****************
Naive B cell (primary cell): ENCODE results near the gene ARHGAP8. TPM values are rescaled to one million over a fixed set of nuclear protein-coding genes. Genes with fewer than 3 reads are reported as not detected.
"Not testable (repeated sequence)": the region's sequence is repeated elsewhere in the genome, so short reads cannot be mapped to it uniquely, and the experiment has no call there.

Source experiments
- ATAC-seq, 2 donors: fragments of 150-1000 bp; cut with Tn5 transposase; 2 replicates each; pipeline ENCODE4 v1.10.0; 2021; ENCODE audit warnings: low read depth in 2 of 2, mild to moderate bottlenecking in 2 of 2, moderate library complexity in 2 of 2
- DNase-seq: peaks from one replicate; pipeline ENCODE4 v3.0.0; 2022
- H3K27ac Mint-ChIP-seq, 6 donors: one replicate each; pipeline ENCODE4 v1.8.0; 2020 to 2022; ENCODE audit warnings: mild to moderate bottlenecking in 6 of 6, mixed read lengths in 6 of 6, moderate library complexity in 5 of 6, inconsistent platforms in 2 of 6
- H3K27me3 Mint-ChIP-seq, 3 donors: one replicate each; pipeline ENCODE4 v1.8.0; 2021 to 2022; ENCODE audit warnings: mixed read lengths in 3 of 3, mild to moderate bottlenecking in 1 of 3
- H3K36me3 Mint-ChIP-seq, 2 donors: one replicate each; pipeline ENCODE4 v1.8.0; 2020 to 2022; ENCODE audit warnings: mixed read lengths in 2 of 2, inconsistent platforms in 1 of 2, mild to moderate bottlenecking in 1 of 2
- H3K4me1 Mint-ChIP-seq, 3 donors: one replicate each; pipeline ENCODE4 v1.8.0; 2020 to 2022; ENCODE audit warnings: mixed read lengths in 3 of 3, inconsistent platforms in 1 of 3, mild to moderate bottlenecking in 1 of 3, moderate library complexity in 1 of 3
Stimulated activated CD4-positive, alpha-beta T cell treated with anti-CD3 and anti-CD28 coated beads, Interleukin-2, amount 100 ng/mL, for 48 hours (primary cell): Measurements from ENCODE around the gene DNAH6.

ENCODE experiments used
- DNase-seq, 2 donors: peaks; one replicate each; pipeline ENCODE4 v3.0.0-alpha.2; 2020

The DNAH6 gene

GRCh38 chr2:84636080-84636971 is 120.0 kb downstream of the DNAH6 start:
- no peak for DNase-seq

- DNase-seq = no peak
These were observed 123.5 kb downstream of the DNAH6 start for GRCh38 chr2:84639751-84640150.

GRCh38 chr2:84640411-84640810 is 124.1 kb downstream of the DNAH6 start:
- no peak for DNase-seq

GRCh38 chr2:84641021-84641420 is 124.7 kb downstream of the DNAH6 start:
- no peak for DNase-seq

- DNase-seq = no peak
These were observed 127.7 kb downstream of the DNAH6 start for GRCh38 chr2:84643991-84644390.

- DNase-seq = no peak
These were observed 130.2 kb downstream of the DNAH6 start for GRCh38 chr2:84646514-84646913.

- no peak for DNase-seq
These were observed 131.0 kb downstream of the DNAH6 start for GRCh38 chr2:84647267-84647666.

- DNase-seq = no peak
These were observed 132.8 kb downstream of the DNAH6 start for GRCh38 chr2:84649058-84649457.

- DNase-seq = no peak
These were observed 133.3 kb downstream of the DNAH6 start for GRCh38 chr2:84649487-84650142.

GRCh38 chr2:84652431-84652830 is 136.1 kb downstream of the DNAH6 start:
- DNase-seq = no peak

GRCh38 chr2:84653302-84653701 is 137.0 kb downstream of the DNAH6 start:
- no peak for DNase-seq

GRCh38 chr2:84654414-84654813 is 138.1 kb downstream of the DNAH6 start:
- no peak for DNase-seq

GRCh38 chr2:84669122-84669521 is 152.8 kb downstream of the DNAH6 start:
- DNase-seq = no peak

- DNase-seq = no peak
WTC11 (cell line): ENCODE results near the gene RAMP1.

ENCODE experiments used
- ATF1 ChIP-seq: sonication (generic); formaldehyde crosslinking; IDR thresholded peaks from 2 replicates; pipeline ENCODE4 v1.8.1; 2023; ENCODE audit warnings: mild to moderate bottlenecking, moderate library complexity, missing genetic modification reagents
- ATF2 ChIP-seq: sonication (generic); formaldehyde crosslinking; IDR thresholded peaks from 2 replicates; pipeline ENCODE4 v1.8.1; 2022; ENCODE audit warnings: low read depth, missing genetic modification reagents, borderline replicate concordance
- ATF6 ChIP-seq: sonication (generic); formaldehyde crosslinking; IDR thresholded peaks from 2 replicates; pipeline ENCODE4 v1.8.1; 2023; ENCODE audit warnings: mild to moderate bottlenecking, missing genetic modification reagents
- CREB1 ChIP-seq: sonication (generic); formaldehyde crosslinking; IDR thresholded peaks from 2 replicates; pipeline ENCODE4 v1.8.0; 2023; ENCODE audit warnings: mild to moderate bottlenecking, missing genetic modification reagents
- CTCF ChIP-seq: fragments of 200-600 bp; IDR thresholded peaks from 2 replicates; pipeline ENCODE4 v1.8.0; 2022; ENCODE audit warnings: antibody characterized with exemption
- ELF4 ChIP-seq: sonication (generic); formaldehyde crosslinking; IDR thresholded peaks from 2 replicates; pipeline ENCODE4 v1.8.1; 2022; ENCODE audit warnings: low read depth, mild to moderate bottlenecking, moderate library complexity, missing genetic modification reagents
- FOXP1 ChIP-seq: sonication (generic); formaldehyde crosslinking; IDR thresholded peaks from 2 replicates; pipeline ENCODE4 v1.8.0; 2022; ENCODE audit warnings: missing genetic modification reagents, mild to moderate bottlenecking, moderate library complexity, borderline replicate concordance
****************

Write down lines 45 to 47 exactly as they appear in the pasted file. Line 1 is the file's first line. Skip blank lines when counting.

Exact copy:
- ATF6 ChIP-seq: sonication (generic); formaldehyde crosslinking; IDR thresholded peaks from 2 replicates; pipeline ENCODE4 v1.8.1; 2023; ENCODE audit warnings: mild to moderate bottlenecking, missing genetic modification reagents
- CREB1 ChIP-seq: sonication (generic); formaldehyde crosslinking; IDR thresholded peaks from 2 replicates; pipeline ENCODE4 v1.8.0; 2023; ENCODE audit warnings: mild to moderate bottlenecking, missing genetic modification reagents
- CTCF ChIP-seq: fragments of 200-600 bp; IDR thresholded peaks from 2 replicates; pipeline ENCODE4 v1.8.0; 2022; ENCODE audit warnings: antibody characterized with exemption